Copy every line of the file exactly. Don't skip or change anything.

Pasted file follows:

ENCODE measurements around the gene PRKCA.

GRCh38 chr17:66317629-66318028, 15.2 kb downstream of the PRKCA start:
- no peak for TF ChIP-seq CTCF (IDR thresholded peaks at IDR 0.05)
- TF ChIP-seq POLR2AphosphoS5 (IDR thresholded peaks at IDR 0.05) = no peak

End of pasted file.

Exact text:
ENCODE measurements around the gene PRKCA.

GRCh38 chr17:66317629-66318028, 15.2 kb downstream of the PRKCA start:
- no peak for TF ChIP-seq CTCF (IDR thresholded peaks at IDR 0.05)
- TF ChIP-seq POLR2AphosphoS5 (IDR thresholded peaks at IDR 0.05) = no peak